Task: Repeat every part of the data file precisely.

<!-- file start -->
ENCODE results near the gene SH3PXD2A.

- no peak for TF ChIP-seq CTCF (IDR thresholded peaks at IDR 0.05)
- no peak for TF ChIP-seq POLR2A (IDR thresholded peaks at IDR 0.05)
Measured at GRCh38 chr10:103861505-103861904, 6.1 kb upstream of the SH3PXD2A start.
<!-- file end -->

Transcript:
ENCODE results near the gene SH3PXD2A.

- no peak for TF ChIP-seq CTCF (IDR thresholded peaks at IDR 0.05)
- no peak for TF ChIP-seq POLR2A (IDR thresholded peaks at IDR 0.05)
Measured at GRCh38 chr10:103861505-103861904, 6.1 kb upstream of the SH3PXD2A start.